Iwanter: Serialized storytelling had never been attempted before on Saturday morning or if it had, certainly not on this level. A story arc that extends over weeks adds all sorts of new wrinkles to the mix. Will the shows be able to run in sequence? What happens if there is a production problem and show five is ready before show two? How would our young demographic deal with an episode that doesn’t clearly end but leaves the viewer in suspense for a week? How does one bring in a viewer who might have missed the first several episodes into the show’s storyline? Hence the now quite ubiquitous invention of the X-Men’s “Previously on…” recap.
Julia Lewald, writer: The unsung hero behind those precious 20 seconds that were at the beginning of those episodes was Sharon Janice, the editor who took on it herself with no direction to cut together those “Previously on X-Men…” bits.
Cal Dodd (Wolverine): What other animated series had, ‘Previously on X-Men?’ You didn’t get that with Popeye or Bugs Bunny. The storytelling was very adult, it was brilliant.
And of course, Hollywood is still Hollywood, even when it comes to Saturday morning kids cartoons:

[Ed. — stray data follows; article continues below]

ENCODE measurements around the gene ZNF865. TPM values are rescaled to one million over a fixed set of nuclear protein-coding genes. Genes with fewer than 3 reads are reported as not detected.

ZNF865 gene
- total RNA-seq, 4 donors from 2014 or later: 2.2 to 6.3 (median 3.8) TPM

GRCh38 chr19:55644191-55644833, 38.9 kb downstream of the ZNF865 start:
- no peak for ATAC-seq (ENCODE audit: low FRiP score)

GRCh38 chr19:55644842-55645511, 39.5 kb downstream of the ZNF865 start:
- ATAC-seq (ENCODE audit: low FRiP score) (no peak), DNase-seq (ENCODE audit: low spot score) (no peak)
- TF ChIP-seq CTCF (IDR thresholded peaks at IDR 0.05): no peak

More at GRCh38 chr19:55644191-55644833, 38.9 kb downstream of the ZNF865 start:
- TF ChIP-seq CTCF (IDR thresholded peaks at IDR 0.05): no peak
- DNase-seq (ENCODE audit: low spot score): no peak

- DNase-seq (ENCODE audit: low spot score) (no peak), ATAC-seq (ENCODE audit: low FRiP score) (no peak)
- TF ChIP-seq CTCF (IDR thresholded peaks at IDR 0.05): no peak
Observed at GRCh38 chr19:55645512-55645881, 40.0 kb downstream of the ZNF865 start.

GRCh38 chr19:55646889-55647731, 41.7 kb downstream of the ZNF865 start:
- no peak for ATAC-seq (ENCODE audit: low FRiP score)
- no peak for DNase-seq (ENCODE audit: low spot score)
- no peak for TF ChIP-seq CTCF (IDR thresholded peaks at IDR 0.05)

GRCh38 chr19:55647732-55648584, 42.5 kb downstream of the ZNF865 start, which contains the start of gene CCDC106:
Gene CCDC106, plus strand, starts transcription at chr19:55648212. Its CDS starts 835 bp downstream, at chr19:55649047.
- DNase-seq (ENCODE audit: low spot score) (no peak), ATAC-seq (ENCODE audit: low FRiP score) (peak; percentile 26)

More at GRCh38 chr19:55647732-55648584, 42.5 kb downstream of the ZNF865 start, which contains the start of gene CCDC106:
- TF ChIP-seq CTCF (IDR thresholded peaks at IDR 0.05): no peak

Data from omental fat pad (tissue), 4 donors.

Will Meugniot, artist/producer: Our show demonstrated that the Marvel universe, as a whole, had commercial value far beyond what anybody estimated. X-Men was getting primetime numbers on Saturday morning. In our time slot, we were doing business nobody had done since the ’70s. Fox had this 1, 2, 3 in ratings. Batman as a daily show lit the fuse for them. They hadn’t been doing very well as a network until they got Batman and Animaniacs and those shows. Then X-Men kind of kicked it to the next level, by giving them a big, solid weekend show.
Eric Lewald, showrunner: The Hollywood normalcy is you provide a number one hit and the money starts flowing. What happened with us was we had a number one hit, but it was four or five companies working on this. One of them was Saban. What he did after the first season was cut $500 off the script fee for the writers.
Julia Lewald: Me being one of the writers.
Eric Lewald: His rationale was, “it’s a hit. They want to be part of it, so they’ll take less money.”
Julia Lewald: “And if not, there’s a line out the door of people who will.”
Seriously, the whole THR piece is delightful — full of stories about the voice actors hanging out and getting cast in the X-Men movies, or the push for more Wolverine curtains, and even the struggle to nail down the title sequence. And if it just makes you want to go and re-watch the show (pssst it’s on Hulu)… is that a bad thing, really?